Interest rates outlook for 2020 - January 2020
January 1, 2020 / Written by Rich Harvey
How low can interest rates possibly go?
Recently, the first Tuesday of each month has felt like a game of ‘will they, won’t they’, as we all turn our collective focus to various media and wait for news from the latest Reserve Bank of Australia board meeting to filter through.
A string of rate cuts this year has seen the official cash rate hit a historically low 0.75 per cent. This has seen mortgage rates tumble and buyers lap up some extraordinary deals and stellar cost savings.
It’s also been one factor helping fuel the resurgence of growth in median house prices across Sydney and Melbourne.
But what about the year ahead? What’s likely to happen with interest rates in 2020? The RBA can’t take things any lower… surely?
Will they, or won’t they?
The majority of economists believe the Reserve Bank will cut interest rates again in 2020 in a final bid to kick start the struggling economy.
Richard Holden is a professor of economics at UNSW in Sydney and believes the RBA will cut twice over the coming year, taking the official cash rate down to as low at 0.25 per cent.
That would be extraordinary. The current rate is already the lowest it has ever been. The problem is that it’s just not having the desired effect – lifting economic conditions.
Property prices have surged in Sydney and Melbourne, but markets elsewhere are pretty lacklustre. Retail spending is flat. Business confidence and consumer confidence are both down. Economic growth is flat.
The RBA has a few more bullets left in the chamber and Professor Holden thinks they’ll fire the first one sooner rather than later.
“I think it’s going to be a tough 2020 for the Australian economy. We’re going to see a continued slow wage growth, continued slow economic growth, and I think there will be more downward pressure on interest rates,” he said.
Susan Mitchell, the boss of Mortgage Choice, also expects a rate cut in 2020 – and shares the view that there could be two. Major economics house BIS Oxford also expects a cut next year but thinks the cash rate will settle at 0.5 per cent.
And Citibank economist Josh Williamson expects the next cut to be in February.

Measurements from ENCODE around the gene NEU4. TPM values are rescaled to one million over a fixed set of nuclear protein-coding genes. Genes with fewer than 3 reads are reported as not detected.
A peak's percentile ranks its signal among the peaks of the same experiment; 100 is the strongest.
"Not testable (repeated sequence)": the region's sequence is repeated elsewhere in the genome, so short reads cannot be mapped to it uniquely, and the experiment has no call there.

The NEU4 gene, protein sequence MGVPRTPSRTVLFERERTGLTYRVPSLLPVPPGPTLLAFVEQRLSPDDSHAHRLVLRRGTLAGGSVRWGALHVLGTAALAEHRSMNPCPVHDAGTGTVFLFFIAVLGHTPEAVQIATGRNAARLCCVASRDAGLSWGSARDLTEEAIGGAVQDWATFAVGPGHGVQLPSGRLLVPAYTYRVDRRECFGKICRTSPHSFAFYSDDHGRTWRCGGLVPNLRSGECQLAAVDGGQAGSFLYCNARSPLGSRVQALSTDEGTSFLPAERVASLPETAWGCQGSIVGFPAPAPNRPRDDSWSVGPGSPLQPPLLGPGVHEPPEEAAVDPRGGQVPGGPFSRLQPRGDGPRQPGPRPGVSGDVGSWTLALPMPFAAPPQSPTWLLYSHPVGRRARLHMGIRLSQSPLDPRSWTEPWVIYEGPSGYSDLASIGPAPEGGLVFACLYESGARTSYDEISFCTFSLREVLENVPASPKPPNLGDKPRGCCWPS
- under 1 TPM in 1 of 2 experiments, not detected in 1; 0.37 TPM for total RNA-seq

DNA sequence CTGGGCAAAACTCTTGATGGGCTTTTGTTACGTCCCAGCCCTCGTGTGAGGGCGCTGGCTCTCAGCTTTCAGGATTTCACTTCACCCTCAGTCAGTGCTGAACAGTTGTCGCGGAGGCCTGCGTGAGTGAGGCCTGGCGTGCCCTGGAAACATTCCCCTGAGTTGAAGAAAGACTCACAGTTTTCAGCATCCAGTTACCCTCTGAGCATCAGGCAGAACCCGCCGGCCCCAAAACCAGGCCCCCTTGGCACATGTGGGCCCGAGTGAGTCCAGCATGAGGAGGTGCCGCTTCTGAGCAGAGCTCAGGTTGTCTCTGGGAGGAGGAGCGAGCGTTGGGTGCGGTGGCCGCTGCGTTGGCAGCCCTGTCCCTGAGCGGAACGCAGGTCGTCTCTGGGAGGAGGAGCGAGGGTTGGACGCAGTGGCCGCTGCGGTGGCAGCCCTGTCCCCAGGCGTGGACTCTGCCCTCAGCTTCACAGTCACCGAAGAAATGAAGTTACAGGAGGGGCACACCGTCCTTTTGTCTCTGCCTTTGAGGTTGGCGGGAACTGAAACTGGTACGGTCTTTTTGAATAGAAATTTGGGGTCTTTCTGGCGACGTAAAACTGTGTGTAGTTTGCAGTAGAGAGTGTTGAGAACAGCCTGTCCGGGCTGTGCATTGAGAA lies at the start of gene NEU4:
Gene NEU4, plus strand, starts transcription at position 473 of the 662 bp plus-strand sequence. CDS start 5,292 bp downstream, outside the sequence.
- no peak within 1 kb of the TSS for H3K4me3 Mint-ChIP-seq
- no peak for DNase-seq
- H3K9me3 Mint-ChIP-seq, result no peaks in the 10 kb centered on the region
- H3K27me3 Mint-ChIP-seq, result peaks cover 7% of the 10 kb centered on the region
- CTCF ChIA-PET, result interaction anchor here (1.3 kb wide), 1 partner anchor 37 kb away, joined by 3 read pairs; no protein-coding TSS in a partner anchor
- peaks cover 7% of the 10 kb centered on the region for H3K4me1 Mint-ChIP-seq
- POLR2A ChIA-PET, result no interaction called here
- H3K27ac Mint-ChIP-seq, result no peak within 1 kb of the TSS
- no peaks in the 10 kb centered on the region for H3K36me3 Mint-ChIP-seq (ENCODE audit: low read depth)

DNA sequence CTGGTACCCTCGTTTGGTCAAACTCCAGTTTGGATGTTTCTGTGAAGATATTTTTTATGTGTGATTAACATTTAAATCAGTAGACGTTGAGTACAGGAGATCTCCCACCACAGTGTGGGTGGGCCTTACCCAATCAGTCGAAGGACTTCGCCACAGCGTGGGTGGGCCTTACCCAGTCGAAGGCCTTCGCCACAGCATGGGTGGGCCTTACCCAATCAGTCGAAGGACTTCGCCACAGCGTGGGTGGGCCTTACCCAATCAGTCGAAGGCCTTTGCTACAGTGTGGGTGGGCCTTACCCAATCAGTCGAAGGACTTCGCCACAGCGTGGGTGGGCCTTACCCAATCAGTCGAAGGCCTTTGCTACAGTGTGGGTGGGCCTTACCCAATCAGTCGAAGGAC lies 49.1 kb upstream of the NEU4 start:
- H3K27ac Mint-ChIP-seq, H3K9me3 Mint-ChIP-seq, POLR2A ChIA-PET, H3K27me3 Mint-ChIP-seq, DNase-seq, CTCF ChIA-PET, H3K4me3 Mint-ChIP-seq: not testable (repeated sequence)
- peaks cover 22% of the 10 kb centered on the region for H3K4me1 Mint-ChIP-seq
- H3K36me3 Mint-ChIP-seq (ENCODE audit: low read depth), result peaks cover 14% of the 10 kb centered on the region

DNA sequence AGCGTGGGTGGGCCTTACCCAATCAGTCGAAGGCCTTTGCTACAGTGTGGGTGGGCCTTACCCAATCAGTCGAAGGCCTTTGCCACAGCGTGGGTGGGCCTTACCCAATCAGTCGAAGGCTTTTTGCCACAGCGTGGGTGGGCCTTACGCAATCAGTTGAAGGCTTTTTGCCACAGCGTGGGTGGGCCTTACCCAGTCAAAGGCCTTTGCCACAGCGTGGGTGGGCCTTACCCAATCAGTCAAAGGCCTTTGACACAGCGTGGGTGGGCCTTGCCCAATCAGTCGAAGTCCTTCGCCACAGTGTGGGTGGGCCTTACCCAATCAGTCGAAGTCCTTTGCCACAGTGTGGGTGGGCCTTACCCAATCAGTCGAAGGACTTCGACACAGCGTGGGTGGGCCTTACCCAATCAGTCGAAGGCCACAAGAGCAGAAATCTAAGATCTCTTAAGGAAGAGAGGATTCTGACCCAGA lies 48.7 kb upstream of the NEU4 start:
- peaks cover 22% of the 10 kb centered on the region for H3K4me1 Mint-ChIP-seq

What does that mean?
I have no doubt that while rates are down, the incentive to get into the property market will be increase, and the reasoning is fairly simple to understand.
Australians keen to get into a new property look at how much money to borrow based on what repayments they can tolerably service. With rates at rock bottom levels, that borrowing power is boosted significantly.
It brings people who were sitting on their hands or watching and waiting what the market might do out of the woodwork. It inspires them to act while the going is good and, if prices in major markets continue to rise, to act fast.
But that extra borrowing power also allows people on a budget to adjust their sights a little higher, buying something they otherwise wouldn’t have considered.
Even if lenders don’t pass on the entire cut each cycle, it’s still a huge benefit. Let’s say a bank lowers their mortgage interest rate by 15 basis points, that will give potential borrowers with $150,000 in household income around $14,000 more in borrowing power.
In terms of what this all means for property markets, it’s a case of good news for those who own now and challenging new for those still looking.
I don’t see the current levels of momentum coming out of Sydney and Melbourne’s markets in 2020 slowing anytime soon. I see it continuing for some time thanks to pent up demand, a still-low level of housing supply and the added encouragement of low rates.
I do see the momentum spreading to other markets, particularly as investors look for new opportunities and owner-occupiers consider more affordable cities to live in. The interstate migration forecasts for Brisbane and Melbourne, for example, are pretty exciting.
How long can they stay low?
Rates will remain low for as long as it takes for the national economy to whir back to life. And many experts now think that it could be a while.
Some of the more poignant indicators to watch are GDP growth, unemployment, retail spending figures after the Christmas period and broader consumer spending figures. I think the government needs to focus on productivity and fiscal measures to boost the economy as playing with interest rates is having far less impact.
If economic growth remains flat in the short-term, the RBA will continue on with its pessimistic approach to rates.
So, in summary, there’s at least one more cut to come – possibly two – and a long period of low interest rates in front of us in 2020. This will underpin strong property demand until the market finds its new peak equilibrium!
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